Major shifts likely in turbomachinery industry soon

April 29 2014 - TI Staff

In the next 10 days, the turbomachinery industry may see some of the biggest corporate swaps. With GE and Siemens competing to buy all of Alstom, Rolls-Royce has announced that it is mulling a deal with Siemens to sell off its aeroderivative turbine and compressor business.

The Alstom board is said to be favourable to GE whereas the French government is pushing Alstom to consider a Siemens deal. GE is reported to have valued Alstom at around $13 billion. But Siemens has asked for access to Alstom’s books before it can make a proper offer.

The argument is that GE and Alstom have relatively separate core strengths and a merger between the two may be more beneficial. And a Siemens takeover may involve lay offs though the company has assured there won’t be any. As far as power generation equipment is concerned, while Alstom is a leader in steam turbines and boilers, Siemens too competes head-to-head in that segment. But GE is more of a gas turbine player.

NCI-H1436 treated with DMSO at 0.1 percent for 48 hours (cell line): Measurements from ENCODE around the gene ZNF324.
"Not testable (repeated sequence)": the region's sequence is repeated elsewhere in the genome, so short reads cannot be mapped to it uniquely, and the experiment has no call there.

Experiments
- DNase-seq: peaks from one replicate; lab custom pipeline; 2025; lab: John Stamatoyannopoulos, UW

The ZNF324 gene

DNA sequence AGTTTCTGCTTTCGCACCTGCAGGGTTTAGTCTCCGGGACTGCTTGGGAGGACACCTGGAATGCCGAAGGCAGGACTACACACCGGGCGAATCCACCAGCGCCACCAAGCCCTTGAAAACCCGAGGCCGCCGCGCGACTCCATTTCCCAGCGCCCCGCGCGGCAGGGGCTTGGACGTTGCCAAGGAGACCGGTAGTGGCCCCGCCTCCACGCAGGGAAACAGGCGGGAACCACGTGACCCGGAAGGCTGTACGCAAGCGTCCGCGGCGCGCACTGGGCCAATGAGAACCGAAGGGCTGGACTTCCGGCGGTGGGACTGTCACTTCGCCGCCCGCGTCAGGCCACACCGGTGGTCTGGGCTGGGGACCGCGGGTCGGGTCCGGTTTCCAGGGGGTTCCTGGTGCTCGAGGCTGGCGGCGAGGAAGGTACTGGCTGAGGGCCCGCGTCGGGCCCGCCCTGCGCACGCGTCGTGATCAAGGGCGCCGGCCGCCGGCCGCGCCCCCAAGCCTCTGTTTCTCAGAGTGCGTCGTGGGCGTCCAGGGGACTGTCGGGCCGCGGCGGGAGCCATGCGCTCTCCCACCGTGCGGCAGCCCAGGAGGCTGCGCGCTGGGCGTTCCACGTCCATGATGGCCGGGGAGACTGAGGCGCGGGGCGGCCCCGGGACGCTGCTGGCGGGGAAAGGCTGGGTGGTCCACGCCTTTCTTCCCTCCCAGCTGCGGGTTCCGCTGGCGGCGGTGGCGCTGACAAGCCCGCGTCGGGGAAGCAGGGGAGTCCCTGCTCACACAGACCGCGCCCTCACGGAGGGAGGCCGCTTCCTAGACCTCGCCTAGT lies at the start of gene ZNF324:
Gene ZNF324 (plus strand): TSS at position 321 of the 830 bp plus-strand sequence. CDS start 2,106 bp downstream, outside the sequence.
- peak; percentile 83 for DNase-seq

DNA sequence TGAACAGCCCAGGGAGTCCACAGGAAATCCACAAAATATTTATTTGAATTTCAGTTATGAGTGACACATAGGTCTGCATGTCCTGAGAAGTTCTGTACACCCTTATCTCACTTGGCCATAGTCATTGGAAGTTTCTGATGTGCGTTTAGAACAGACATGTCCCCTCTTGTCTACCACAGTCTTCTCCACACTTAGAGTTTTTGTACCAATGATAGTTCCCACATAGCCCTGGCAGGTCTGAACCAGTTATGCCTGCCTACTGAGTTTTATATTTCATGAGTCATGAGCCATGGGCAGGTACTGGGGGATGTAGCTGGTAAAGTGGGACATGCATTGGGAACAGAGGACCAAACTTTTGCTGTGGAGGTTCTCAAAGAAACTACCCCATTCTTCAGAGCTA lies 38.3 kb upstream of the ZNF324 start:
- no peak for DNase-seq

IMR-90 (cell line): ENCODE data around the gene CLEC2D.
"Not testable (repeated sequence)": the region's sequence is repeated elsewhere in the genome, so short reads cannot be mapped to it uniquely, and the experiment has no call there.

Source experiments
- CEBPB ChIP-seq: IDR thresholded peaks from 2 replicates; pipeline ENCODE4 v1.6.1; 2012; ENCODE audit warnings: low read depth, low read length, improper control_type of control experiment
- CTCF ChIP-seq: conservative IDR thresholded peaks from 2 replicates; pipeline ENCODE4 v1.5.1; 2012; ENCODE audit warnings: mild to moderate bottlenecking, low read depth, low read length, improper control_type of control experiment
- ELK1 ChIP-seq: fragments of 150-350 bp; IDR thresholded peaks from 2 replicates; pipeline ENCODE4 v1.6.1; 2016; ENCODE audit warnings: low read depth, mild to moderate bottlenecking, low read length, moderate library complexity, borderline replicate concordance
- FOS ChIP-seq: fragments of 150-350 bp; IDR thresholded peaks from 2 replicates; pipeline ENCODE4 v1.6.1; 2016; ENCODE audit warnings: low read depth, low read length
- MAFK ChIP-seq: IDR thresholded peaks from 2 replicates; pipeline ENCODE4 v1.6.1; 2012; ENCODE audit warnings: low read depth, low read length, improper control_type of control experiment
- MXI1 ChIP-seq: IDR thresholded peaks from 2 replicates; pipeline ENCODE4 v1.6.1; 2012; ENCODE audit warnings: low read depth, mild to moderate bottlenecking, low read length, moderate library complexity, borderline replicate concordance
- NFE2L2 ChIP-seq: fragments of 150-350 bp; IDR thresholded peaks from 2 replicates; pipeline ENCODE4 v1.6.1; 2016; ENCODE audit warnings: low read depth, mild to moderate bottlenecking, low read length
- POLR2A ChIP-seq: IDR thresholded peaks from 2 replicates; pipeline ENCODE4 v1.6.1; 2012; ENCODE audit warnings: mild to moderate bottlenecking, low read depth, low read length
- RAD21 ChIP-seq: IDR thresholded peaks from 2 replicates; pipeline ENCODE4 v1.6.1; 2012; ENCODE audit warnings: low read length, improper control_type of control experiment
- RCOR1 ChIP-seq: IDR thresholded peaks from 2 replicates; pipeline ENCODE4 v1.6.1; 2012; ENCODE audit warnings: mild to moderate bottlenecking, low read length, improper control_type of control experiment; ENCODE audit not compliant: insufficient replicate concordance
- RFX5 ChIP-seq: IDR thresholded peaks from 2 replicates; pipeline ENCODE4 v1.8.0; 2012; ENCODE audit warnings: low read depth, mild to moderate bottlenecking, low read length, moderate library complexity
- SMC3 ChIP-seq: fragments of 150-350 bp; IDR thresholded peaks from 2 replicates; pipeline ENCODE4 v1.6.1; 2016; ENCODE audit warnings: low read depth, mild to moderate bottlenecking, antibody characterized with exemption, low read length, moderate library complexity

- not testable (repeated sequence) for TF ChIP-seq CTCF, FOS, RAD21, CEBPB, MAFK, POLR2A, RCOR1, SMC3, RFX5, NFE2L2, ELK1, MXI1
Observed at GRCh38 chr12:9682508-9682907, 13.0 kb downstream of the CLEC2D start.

In the recent past, Alstom got a government bailout of $4.5 billion to cover up for the losses and money spent in compensating for the below-guarantee performance of the GT24/26 gas turbine models it bought from ABB. The company had to ship upgraded compressors on its own cost to the customer units that were performing below par.  

Also, it won’t be the first time in recent days that a frame gas turbine maker is considering buying aeroderivatives known for their use of cutting edge aircraft technology. Mitsubishi recently bought Pratt & Whitney Power Systems. The technology flow, if any, from P&W to the Mitsubishi frames will be known in the next few years when Mitsubishi unveils upgrades to its existing gas turbine models. Siemens is making an offer to the Rolls-Royce aeroderivative and compressors – among the most widely used in oil and gas. The RBs and the associated compressors are often the preferred machines in that segment, whereas Siemens has always eyed a larger share of the ever-growing oil and gas pie. On sale will be the Rolls Royce Trent – rated at 66 MW it is among the biggest aeroderivatives in the business.